“Miss Gloomy, Miss Glum” by Sage Marsters
--page 4


        Inside the bar, it’s dim and quiet and still. No one there except the bartender and a woman in a powder blue sweat suit flipping cards and a few men playing pool. There’s the soft clink-clank of bottles and balls knocking, the smell of bleach, the tables are brown and moist. Franklin gets me a cigarette and orders margaritas and tells me the chips and salsa are free here. The drinks come in green glasses with cactus handles, like we’re on vacation at a reasonable hotel in the southwest with a pool and shopping nearby. We’ll get postcards in the lobby, we’ll make plans, but mostly we’ll stay in, swim, fill the ice bucket and drink in bed, take turns running down the hallway for more ice. Franklin lifts his drink and says, “Now I bought you a drink and I still don’t know your name.”
         Funny, I thought he had named me. Maybe I should tell him Michelle Miner, see if he knows me. Maybe I could be Michelle Miner, twelve years old, no, sixteen now, used to live in Illinois with four square-faced brothers. I’ve grown up perched on a couch in a golden, carpeted den, watching my brothers wrestle on the living room floor. Or I could be called Misty, it sounds like someone sweet who dies in a car accident in June in 1978, right after high school, with her hair long and shining, with a nice sweater on. Misty Glum. I almost say it, I imagine myself saying it in a husky voice, like Debra Winger with cancer, tired and sick and wise, but then I don’t. There are names I would like—Rose, Andrea—but I say, “Laura.”
        He grins and nods slowly, closes his eyes for a minute. “La la la Laura. Laura-lie, Laura-loo,” he croons.
         I cut the inside of my cheek on the edge of a chip, run my tongue over the astringent thread of salt and blood.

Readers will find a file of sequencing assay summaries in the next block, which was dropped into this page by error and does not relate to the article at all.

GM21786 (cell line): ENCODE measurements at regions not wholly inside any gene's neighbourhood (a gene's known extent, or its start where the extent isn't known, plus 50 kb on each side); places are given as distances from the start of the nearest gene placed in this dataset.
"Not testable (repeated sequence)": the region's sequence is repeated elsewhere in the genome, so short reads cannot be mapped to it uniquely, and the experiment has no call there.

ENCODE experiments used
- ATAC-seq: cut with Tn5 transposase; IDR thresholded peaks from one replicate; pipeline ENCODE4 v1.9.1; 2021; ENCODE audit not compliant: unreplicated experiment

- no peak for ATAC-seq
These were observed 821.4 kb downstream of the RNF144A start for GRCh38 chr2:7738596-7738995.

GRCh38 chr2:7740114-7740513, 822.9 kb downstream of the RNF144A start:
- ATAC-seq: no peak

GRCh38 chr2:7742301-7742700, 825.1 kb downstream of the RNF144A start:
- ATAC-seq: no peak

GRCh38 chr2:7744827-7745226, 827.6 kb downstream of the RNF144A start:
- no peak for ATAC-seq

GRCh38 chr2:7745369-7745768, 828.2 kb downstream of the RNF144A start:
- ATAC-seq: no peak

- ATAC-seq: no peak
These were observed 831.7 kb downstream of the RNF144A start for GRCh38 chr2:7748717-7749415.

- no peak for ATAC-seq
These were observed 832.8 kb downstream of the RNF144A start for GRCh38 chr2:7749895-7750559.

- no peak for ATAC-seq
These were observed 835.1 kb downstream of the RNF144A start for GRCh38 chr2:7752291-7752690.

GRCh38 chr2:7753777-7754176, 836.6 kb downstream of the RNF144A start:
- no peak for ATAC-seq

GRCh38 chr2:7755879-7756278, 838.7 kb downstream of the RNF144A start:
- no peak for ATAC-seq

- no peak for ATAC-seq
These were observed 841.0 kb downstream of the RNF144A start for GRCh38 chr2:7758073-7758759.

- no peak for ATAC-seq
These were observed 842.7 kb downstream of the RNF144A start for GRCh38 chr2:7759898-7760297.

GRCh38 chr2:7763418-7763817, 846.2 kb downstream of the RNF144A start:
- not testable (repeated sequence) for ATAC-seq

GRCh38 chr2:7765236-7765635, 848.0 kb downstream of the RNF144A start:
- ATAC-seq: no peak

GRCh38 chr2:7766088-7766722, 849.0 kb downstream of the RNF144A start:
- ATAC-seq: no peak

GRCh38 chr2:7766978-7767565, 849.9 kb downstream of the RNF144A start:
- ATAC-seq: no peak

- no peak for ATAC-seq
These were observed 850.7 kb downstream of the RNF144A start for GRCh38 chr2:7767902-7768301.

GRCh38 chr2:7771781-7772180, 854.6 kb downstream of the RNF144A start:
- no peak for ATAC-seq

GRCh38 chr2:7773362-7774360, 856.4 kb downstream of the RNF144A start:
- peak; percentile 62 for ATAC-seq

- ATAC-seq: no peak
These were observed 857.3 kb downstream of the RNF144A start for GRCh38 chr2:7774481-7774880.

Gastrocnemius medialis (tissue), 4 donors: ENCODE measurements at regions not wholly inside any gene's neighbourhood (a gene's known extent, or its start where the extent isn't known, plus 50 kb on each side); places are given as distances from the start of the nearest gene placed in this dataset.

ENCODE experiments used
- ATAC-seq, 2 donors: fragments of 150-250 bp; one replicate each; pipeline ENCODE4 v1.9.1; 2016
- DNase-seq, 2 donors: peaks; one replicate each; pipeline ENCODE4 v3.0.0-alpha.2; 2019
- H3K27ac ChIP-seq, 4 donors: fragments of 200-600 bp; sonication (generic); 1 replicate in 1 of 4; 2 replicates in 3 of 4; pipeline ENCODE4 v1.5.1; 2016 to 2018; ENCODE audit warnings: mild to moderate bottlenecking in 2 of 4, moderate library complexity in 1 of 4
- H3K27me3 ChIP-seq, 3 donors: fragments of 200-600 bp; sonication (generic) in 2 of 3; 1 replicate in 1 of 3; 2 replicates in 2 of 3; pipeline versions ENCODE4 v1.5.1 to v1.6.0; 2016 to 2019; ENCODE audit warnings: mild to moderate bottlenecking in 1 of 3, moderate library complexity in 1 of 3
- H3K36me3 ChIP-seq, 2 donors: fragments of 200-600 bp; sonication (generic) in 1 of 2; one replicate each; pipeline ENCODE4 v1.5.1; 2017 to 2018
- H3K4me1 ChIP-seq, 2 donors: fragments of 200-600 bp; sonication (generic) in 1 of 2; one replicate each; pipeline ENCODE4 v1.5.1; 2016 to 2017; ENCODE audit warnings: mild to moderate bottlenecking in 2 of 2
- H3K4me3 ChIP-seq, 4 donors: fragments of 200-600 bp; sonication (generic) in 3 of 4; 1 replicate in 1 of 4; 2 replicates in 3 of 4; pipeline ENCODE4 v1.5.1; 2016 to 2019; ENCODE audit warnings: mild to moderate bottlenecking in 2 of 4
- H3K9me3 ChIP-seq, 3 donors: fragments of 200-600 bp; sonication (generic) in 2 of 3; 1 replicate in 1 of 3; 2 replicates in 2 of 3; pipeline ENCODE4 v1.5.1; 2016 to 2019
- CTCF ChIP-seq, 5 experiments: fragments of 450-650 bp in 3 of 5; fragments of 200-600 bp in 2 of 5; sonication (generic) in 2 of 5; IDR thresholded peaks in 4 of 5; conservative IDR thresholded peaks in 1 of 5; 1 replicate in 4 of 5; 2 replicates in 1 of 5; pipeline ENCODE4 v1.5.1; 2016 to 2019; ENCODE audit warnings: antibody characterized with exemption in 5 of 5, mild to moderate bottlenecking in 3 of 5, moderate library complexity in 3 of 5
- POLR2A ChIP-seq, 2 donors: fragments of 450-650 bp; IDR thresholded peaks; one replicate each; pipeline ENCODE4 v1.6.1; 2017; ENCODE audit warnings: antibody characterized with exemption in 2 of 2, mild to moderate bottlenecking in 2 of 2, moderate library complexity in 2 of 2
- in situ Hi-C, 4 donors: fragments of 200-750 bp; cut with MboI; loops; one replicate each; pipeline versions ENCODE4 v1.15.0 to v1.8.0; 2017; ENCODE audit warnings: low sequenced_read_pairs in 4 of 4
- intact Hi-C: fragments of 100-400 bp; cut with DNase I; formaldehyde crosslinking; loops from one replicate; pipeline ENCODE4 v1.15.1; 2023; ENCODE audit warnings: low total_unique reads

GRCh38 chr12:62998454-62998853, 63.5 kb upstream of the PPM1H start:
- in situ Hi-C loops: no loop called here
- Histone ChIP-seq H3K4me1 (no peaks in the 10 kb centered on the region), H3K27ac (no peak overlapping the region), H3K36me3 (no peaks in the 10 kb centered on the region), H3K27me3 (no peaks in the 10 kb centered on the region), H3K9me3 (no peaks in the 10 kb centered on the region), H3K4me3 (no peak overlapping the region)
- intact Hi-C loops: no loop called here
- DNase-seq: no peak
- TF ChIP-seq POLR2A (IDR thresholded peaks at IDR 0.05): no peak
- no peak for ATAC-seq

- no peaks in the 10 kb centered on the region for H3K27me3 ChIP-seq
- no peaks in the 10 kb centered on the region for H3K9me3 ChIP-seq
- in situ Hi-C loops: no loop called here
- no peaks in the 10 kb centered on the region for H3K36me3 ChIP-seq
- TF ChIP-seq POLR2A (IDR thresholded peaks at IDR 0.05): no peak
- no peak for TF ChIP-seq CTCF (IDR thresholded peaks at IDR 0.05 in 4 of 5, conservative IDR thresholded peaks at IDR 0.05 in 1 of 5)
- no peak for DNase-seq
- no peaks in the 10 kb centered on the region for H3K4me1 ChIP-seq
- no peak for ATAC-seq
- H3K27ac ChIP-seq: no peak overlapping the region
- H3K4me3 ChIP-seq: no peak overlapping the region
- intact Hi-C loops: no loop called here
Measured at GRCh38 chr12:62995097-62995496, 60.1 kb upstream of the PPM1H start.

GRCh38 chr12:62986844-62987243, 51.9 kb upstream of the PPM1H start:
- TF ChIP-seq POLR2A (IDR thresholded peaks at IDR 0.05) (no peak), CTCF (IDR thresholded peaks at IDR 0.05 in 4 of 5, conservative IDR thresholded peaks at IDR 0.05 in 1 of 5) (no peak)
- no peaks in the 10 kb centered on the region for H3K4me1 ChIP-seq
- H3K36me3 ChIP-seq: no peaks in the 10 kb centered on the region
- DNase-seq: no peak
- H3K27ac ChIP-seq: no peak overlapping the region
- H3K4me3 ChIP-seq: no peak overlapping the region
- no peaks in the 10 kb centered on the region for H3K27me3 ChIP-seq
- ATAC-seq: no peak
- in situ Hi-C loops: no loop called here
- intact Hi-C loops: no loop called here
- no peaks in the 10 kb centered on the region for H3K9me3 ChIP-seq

“You don’t talk much, do you?” He shrugs. “I guess I don’t mind.”
         “I talk,” I say. I look at the bar, sip from my icy drink. I could tell him about my impacted wisdom teeth, they took them out for free here, at a school. I liked having them removed. It was maybe two weeks ago, my face alive with pain, the dentist’s meaty hands inside his mint-green plastic gloves, his silver tools splattered with my bloody phlegm, my rotted breath in the air above me, released, the sulfur smell of something burned. The dentist worked hard, his students watching, and one by one he held my wisdom teeth proudly in the air, like creatures reeled in, clenched in his shining tool, the roots dangling long like spider legs. After, he wiped my tired mouth with the paper bib I wore, and he rested his hand on my shoulder and he told me that I took pain well. When he said it, I thought he meant that in another lifetime I had survived something, being burned alive or tortured in a cement room.
         “I can be the talker,” Franklin says. He shuffles his stool forward until we are sitting knee to knee. He takes a sip of his drink. He says, “Listen.” He looks at me hard. “You ever go to the Getty Museum? Getty, as in J. Paul Getty, the gas station guy?”
         “They have a museum? No,” I say. I gulp my drink.
         “I thought you knew about museums,” he says. I think he’s disappointed. I watch his lips pull across his teeth, feel the cold glass in my palm, his knee pressing to mine, that hard, edgy bone. “Well,” he says, “that is my favorite museum. That is a great museum. That is the place everyone should see. It’s the biggest museum there is. They have everything.”
         He’s speaking slowly, as though the words are being drawn up his throat and out of his mouth by a string, intent or stupidity, I’m not sure which. I smile at him. The bar makes me tired and calm, the wet wood at my elbow, the dim light, the silent TV flickering in the corner. The end of a day.
        “I like museums,” I say. I try to remember the last time I was in a museum. A while ago, a school trip to Boston on a bus, the teacher looking strange in sneakers, wobbling up and down the aisle with donuts, the Egyptian room, that cool clay smell to it, the smell of being underground. We drew hieroglyphics in our notebooks, we had a list of symbols to hunt for. I remember carefully copying leggy birds and eyes.

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